Chuck Gose: Are you ready for maybe one of the biggest compliments you’ve ever received?
Alan Oram: Not really. I find it hard to hear good things. Weird, right?
CG: Well, I’m going to share it anyway. Alive With Ideas is my Duran Duran of the internal comms world. And those that know how much I appreciate Duran Duran, this means something.
AO: Well that doesn’t take the ‘pressure off’. I’m ‘fallin down’. Almost feel ‘the reflex’ coming. Shall I stop? Thanks, I really appreciate you saying. It means a lot.
CG: First off, nice work on dropping in the Duran Duran songs. You know how to butter my bread. But secondly, here’s what I mean by the comparison. Collectively, Alive With Ideas has built this creative force in the world of internal communications BUT I don’t think there are enough people who are seeing it and appreciating the work you and the team have done.
AO: That’s interesting. We’d love to spread our wings further. But, there’s a balance between delivering for our clients and spending time developing the business to be something more than what it is today. We started Alive with a simple plan -– to do some great work for great people. We have an amazing bunch of clients looking after them along with our team is the first priority. What’s your thoughts? What would you like to see us do? I’m curious as someone with an outside perspective. Have I turned the tables?
CG: I’m a known tables-turner so I like this. I think you face the same challenges other businesses face — juggling promoting the business, taking care of clients and keeping employees engaged and interested in the previous two. But much like what internal communicators themselves face, the work you do for clients is internal to them and would likely never be seen by others. But it’s the work I see — the creativity that you share publicly — that makes me so curious about the work you’re doing for clients.
“Simplifying a message and distilling it back to it’s bare bones is a big challenge.”
AO: I had an amazing day last week where I spent the day filming with a client – an NHS trust. We were gathering feedback from leaders on an agreement that has been put in place. It’s not our usual big visual approach in fact it’s the opposite. It’s stripped back. Just individuals talking to camera about different aspects and qualities it takes to be a leader in a tough working environment. The individual and personal stories and passion that came from these guys was amazing. I’m left with a warm glow and sense of pride not only in what we’ve created but in what they are doing and achieving day in and day out.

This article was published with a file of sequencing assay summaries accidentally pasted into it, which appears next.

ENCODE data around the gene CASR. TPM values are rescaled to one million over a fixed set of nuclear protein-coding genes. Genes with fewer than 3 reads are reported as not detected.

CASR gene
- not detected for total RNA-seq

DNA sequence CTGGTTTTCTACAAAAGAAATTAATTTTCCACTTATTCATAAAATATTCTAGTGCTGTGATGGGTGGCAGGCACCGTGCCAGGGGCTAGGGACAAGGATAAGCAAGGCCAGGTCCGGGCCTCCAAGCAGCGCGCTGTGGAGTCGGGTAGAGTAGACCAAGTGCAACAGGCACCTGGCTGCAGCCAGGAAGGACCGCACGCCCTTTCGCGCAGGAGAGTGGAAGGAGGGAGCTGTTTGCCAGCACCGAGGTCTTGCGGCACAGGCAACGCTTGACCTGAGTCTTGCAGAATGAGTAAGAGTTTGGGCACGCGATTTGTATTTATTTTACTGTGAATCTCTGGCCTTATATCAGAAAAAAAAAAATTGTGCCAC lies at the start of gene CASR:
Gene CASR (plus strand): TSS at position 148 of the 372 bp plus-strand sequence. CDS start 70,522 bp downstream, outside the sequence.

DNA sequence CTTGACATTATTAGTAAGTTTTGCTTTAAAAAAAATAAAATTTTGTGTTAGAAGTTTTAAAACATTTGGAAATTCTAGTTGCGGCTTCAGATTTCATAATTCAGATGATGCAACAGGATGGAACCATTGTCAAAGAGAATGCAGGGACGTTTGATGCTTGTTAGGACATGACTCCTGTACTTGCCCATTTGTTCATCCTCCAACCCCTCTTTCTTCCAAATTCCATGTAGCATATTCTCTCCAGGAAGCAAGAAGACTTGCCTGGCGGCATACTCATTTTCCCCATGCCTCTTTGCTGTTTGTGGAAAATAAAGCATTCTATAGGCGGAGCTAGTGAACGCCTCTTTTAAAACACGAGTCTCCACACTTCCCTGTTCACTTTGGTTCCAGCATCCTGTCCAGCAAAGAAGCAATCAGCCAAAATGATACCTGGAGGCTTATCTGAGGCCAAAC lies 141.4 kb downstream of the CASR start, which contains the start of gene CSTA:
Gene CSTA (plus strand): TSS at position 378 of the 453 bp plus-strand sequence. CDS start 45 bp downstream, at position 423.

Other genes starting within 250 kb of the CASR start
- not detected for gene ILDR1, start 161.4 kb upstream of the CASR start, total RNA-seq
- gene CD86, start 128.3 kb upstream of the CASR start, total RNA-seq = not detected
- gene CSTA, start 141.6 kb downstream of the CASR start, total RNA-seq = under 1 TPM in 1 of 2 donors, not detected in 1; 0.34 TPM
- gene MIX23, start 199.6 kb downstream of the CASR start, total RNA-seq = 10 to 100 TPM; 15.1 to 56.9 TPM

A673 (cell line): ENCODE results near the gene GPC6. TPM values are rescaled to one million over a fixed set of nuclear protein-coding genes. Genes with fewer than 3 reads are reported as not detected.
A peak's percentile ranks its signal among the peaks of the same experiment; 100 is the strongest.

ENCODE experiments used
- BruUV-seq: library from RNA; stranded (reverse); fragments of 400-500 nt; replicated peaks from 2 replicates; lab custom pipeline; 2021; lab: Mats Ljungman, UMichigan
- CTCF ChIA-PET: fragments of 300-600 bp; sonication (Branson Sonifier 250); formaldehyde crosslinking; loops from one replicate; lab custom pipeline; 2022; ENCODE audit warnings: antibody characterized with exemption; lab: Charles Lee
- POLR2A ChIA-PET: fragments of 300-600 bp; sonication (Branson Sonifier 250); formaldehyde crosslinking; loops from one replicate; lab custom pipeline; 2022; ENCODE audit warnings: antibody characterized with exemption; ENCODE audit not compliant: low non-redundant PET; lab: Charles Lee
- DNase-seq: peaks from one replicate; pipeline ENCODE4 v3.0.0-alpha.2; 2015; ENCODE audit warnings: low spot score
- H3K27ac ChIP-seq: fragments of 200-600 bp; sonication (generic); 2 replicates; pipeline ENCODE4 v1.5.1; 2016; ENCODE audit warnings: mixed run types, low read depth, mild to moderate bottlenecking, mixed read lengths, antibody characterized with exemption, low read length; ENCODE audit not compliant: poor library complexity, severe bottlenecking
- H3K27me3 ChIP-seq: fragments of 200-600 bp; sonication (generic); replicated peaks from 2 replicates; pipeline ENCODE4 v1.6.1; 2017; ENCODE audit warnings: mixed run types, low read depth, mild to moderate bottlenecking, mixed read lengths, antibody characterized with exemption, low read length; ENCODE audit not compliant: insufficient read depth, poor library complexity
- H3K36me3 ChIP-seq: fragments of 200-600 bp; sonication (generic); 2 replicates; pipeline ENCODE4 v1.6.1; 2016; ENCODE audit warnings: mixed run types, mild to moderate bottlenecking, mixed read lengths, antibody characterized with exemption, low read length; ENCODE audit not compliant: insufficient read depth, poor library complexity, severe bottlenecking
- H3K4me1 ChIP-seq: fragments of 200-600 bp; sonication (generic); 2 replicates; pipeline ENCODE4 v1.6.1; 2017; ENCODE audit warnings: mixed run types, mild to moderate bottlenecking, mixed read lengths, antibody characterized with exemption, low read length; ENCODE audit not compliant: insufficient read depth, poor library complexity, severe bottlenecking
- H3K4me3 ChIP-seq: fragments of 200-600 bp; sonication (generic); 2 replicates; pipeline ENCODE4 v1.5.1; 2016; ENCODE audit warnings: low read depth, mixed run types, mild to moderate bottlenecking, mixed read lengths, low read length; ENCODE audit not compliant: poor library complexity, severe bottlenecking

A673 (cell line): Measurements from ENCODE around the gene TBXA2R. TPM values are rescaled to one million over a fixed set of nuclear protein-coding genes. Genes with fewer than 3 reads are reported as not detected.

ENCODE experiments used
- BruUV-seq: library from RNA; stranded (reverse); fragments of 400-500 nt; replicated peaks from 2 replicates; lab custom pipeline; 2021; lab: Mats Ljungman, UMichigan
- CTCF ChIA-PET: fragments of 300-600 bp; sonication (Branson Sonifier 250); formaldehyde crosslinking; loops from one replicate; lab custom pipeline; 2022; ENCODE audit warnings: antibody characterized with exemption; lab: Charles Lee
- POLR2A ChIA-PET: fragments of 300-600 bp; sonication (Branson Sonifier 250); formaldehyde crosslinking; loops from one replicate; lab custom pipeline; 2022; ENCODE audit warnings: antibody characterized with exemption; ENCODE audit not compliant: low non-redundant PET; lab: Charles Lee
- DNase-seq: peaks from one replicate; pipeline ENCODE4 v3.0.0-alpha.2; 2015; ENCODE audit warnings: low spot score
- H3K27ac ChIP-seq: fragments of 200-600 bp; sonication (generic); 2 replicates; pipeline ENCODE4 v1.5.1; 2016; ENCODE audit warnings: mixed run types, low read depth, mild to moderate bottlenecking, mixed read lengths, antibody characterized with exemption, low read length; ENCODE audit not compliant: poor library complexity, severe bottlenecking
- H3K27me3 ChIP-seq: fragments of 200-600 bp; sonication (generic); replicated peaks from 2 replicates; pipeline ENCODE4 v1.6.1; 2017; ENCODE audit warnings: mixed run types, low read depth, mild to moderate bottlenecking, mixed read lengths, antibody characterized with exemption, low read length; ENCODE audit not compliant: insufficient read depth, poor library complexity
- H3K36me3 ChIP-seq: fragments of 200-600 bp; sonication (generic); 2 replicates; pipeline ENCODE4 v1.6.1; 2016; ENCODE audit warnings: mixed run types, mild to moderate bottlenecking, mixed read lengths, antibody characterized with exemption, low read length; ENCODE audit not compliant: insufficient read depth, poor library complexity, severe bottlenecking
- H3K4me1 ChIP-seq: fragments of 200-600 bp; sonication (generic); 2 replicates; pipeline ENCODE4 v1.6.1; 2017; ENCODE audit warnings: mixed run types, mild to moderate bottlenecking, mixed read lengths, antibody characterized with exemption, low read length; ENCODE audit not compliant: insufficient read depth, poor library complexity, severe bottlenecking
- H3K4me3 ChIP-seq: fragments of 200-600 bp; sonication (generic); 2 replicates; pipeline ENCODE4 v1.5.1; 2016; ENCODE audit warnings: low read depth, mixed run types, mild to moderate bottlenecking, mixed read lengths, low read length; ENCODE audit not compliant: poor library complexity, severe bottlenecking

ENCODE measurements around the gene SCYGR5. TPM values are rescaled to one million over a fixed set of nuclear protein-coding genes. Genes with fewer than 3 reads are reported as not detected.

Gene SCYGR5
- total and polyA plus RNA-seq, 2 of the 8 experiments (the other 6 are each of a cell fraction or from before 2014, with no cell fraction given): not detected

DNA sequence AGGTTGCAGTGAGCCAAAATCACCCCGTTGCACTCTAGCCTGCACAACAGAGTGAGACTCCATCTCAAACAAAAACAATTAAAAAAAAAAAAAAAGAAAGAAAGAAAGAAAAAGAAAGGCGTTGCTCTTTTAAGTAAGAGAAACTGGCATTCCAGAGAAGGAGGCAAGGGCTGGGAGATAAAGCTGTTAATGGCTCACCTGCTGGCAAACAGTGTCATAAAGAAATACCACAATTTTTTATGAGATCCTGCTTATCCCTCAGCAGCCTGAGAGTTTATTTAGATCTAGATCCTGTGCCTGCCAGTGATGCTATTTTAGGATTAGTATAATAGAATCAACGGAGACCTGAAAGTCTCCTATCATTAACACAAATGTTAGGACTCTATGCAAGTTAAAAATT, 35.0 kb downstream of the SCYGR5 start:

CG: This video sounds like a perfect example where less is more. Would you agree?
AO: Absolutely. While we try and make a statement with the things that we create for ourselves it’s not appropriate to do this all the time. The approach needs work in context of what the goal of the communication is.
CG: The context of creativity. . . there could be an entire conversation just around this. I think communicators can get lost on a project when trying to be too creative when simplifying the message might be the most creative approach. From your client’s perspective, have you seen them struggle with creativity?
AO: Simplifying a message and distilling it back to it’s bare bones is a big challenge. Getting absolute clarity is tricky as things move fast and there tends to be various stakeholders who are all coming at things from their own perspectives with their own agendas.
The struggle with creativity tends to be related to brand, culture or personal taste of the internal client. We’ve worked with some great people that really want to push things. I think we’re lucky enough to attract those people that want to do something different.
CG: Are there any cultural attributes you can point to that encourage more creativity internally at an organization? Beyond the “be honest, be responsible, blah” stuff.
AO: Good question. When it comes down to it, it rarely relates to the values of the organisation. Someone once said that there’s no such thing as a creative organisation there’s only creative people within organisations. For me, it’s down to individuals to push each time they have opportunity to do something different.
“Sometimes people spend too long looking for the reasons why we can’t be more creative and not enough time seeing what they can get away with.”
CG: And each culture, no matter how innovative or constrained, does have boundaries of what’s acceptable and not acceptable. And I think the opportunity for communicators is to find those creative pockets to expand those boundaries a bit more each time.